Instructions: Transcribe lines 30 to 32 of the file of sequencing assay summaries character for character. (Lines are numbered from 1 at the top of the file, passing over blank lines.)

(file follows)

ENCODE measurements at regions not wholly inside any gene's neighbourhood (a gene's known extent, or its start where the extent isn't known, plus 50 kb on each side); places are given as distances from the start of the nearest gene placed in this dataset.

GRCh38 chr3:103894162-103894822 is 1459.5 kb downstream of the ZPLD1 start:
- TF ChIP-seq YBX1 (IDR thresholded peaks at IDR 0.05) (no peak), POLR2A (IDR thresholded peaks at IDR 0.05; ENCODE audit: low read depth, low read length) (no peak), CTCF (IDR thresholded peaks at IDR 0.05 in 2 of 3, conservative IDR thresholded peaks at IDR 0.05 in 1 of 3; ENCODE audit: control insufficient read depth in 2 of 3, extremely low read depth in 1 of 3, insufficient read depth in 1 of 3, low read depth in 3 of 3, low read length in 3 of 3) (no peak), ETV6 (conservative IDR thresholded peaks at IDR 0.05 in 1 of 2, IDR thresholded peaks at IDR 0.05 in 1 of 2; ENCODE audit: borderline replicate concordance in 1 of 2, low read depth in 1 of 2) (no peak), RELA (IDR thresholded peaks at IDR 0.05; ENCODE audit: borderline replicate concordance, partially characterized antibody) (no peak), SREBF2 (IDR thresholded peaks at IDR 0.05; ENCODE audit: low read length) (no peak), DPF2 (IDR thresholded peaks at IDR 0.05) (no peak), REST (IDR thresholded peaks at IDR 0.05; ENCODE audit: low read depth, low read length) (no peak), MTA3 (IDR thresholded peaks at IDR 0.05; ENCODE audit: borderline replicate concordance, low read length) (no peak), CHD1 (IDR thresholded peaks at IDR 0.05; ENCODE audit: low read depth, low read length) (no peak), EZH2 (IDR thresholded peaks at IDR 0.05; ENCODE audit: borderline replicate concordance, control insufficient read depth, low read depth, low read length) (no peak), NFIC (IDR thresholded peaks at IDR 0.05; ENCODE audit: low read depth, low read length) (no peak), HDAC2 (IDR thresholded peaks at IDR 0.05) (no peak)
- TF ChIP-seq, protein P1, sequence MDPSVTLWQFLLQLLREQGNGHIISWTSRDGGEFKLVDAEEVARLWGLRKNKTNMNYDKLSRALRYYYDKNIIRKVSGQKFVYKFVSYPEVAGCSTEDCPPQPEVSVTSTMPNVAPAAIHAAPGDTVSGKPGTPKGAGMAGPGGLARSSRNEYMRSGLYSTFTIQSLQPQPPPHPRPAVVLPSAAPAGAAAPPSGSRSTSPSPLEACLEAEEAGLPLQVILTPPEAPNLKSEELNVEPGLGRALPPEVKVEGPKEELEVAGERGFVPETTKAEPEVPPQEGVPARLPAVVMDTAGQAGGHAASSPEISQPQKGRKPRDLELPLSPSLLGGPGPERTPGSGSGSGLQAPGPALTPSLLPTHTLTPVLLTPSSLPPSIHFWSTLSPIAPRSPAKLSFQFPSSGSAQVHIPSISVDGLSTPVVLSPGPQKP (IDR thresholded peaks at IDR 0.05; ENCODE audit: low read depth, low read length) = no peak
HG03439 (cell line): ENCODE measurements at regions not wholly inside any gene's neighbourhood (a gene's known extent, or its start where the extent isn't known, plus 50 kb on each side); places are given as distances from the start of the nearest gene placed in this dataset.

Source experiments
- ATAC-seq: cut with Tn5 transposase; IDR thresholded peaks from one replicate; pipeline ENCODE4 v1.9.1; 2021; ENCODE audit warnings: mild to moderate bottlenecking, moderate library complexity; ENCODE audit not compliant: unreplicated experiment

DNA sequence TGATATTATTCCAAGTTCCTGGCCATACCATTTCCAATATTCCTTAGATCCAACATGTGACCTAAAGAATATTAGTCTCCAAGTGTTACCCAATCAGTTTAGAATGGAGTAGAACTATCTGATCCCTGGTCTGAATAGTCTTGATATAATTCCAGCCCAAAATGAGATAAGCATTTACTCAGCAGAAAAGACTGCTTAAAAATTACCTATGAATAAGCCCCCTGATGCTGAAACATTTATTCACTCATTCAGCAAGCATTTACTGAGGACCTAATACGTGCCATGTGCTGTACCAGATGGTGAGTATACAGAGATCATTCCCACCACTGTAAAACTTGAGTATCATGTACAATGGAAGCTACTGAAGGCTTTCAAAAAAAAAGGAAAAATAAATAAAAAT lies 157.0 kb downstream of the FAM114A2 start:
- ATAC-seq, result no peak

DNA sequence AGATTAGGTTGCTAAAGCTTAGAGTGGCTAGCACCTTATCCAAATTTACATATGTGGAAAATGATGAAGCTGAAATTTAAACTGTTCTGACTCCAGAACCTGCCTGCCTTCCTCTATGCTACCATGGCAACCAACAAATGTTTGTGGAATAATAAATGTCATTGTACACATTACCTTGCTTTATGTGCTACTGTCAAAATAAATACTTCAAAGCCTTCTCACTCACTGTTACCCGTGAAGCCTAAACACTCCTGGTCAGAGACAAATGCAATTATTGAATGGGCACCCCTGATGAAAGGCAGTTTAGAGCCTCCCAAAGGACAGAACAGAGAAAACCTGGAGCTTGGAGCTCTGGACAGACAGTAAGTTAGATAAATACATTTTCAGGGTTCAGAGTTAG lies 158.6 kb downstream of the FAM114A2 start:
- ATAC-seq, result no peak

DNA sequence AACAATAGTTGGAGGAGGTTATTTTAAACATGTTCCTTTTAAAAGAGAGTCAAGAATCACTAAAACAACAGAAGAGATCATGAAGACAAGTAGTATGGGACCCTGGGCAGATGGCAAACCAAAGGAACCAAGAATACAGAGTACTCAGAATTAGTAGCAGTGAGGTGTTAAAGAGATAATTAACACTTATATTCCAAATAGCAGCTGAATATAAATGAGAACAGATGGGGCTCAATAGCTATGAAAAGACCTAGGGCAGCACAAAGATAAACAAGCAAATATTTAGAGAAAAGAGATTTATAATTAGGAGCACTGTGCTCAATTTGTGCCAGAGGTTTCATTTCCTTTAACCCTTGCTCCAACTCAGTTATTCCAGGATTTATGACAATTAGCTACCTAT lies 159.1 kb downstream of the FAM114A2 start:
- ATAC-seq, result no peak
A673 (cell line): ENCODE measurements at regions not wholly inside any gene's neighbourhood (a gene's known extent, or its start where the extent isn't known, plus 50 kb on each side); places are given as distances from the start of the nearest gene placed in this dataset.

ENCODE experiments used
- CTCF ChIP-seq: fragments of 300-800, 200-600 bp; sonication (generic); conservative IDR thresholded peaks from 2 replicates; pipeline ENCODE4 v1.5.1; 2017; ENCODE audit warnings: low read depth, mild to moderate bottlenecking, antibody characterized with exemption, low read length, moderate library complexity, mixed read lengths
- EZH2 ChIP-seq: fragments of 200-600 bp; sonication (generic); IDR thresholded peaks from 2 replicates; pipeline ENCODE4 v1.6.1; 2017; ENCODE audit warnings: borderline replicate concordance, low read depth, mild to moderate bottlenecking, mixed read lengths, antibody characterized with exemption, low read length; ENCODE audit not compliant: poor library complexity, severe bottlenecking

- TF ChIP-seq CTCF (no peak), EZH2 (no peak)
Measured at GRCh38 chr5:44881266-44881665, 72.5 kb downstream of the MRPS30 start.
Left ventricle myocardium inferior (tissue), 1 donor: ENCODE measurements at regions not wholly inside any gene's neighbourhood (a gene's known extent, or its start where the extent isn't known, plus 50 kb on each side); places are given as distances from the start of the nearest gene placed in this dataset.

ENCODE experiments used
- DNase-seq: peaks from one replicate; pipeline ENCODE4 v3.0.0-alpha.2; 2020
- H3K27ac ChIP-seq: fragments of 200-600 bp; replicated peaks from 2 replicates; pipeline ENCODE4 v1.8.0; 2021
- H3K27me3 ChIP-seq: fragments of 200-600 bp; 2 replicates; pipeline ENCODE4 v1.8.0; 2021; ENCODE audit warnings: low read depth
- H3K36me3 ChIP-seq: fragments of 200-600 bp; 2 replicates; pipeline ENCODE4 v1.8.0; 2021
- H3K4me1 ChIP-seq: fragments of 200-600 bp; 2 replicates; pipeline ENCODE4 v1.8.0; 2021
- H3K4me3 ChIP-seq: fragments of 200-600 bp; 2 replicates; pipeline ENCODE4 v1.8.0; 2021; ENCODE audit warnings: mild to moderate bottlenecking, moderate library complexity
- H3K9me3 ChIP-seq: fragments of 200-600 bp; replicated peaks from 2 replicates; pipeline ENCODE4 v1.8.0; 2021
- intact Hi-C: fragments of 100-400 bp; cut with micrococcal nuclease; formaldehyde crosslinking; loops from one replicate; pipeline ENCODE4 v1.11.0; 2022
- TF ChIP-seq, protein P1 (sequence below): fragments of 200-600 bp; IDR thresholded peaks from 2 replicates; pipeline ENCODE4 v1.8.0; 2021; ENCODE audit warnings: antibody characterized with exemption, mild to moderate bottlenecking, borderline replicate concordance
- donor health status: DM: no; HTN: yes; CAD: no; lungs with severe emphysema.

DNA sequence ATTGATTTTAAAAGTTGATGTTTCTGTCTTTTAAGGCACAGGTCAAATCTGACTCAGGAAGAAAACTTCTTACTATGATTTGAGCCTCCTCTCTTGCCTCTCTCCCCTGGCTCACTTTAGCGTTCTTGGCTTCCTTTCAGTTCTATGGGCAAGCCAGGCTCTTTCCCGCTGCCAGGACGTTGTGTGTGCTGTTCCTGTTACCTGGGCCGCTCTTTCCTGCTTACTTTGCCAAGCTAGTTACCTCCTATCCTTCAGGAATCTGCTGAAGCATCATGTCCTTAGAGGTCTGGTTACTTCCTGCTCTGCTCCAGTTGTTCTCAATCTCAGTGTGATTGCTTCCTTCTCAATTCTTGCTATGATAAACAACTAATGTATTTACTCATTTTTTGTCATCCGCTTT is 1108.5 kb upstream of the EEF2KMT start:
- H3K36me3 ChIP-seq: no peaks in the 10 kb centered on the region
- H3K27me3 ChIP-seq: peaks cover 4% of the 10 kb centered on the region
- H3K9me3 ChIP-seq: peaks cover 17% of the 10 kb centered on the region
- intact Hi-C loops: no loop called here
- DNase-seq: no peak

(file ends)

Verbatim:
- TF ChIP-seq, protein P1 (sequence below): fragments of 200-600 bp; IDR thresholded peaks from 2 replicates; pipeline ENCODE4 v1.8.0; 2021; ENCODE audit warnings: antibody characterized with exemption, mild to moderate bottlenecking, borderline replicate concordance
- donor health status: DM: no; HTN: yes; CAD: no; lungs with severe emphysema.

DNA sequence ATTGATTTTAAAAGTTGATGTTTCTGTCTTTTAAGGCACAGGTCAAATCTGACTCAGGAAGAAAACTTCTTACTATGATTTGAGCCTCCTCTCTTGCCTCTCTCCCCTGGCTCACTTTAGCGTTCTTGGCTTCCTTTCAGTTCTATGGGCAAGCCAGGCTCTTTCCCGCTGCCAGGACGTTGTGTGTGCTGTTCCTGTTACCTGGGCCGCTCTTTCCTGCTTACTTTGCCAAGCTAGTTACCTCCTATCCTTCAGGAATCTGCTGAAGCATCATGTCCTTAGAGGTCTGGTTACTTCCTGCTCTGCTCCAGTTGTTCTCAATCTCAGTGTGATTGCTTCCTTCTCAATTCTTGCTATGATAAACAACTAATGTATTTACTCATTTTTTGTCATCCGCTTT is 1108.5 kb upstream of the EEF2KMT start: